Can deficits in empathy after head injury be improved by compassionate imagery?

O'Neill, M. and McMillan, T.M. (2012) Can deficits in empathy after head injury be improved by compassionate imagery? Neuropsychological Rehabilitation, 22(6), pp. 836-851. (doi: 10.1080/09602011.2012.691886)

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Severe head injury (SHI) can result in problems in empathising, which in turn is associated with social difficulties. Compassionate imagery can increase compassion in the non-brain injured and alter how they relate to themselves and others. This preliminary study investigates whether compassionate imagery can increase empathy in those with low empathy after SHI. Design: A between-group repeated measures design using 24 participants with severe SHI and low empathy, randomly allocated to a single treatment session of compassionate imagery or a control condition of relaxation. Empathy, self-compassion and relaxation were assessed pre and post-intervention and fear of compassion pre-intervention as a potential covariate. Results: A group effect of compassionate imagery on empathy was not found (F(1, 21) = 0.12, p = 0.73). A non-specific increase in self-compassion approached significance (T = 78.00, p = 0.07, r = -.26). Fear of compassion did not correlate significantly with changes in self-compassion or empathy. Conclusions: Demographic and injury factors associated with SHI that may impact on treatment effectiveness are discussed. Further research that takes these factors into account is warranted.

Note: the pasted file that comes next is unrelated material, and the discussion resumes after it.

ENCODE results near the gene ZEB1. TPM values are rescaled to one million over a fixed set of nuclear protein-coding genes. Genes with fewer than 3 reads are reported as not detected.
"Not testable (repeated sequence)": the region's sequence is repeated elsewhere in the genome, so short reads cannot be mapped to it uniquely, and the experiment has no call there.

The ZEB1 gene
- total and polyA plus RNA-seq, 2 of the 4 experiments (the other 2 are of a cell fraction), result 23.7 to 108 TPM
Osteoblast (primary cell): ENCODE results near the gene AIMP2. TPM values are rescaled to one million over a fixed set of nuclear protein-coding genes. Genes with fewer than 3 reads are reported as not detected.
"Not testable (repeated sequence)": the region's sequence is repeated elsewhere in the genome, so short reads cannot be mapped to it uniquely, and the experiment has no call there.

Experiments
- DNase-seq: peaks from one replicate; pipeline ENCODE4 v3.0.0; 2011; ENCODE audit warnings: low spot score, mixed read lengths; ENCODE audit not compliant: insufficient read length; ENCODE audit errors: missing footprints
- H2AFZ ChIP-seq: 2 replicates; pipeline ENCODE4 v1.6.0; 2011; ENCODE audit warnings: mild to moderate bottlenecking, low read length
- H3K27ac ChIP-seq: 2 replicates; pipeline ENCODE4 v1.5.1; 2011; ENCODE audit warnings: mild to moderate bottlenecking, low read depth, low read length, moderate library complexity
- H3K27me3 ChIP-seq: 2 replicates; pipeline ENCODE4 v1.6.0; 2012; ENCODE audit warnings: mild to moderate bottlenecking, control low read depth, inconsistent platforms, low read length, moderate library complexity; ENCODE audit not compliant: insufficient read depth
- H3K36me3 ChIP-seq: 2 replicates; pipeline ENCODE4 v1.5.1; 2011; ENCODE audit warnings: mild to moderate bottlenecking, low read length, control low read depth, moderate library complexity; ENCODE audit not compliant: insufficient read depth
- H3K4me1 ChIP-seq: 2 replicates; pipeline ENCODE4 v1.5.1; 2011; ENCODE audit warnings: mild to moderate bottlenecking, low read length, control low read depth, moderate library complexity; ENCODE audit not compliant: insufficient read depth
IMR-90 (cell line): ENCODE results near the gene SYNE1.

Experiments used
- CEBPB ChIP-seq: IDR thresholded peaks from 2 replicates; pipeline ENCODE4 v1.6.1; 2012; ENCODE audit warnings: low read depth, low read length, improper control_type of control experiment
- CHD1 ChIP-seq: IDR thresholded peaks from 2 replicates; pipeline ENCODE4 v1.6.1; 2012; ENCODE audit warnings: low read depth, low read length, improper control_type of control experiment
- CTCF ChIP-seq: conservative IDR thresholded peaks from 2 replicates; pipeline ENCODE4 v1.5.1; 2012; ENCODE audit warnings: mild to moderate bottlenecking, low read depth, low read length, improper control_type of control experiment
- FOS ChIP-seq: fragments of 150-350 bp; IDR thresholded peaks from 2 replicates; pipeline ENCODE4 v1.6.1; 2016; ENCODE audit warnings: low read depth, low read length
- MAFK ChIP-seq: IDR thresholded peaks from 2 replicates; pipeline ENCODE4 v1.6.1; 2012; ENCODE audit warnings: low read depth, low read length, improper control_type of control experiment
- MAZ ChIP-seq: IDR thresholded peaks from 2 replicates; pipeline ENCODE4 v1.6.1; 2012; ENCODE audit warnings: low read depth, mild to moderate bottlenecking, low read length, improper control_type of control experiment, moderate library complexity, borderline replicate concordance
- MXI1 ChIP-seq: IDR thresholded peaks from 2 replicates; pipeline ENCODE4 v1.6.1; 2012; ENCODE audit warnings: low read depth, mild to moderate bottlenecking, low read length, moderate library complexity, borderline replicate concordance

Item Type:Articles
Glasgow Author(s) Enlighten ID:McMillan, Professor Tom
Authors: O'Neill, M., and McMillan, T.M.
Subjects:R Medicine > RM Therapeutics. Pharmacology
College/School:College of Medical Veterinary and Life Sciences > School of Health & Wellbeing > Mental Health and Wellbeing
Journal Name:Neuropsychological Rehabilitation
Publisher:Psychology Press

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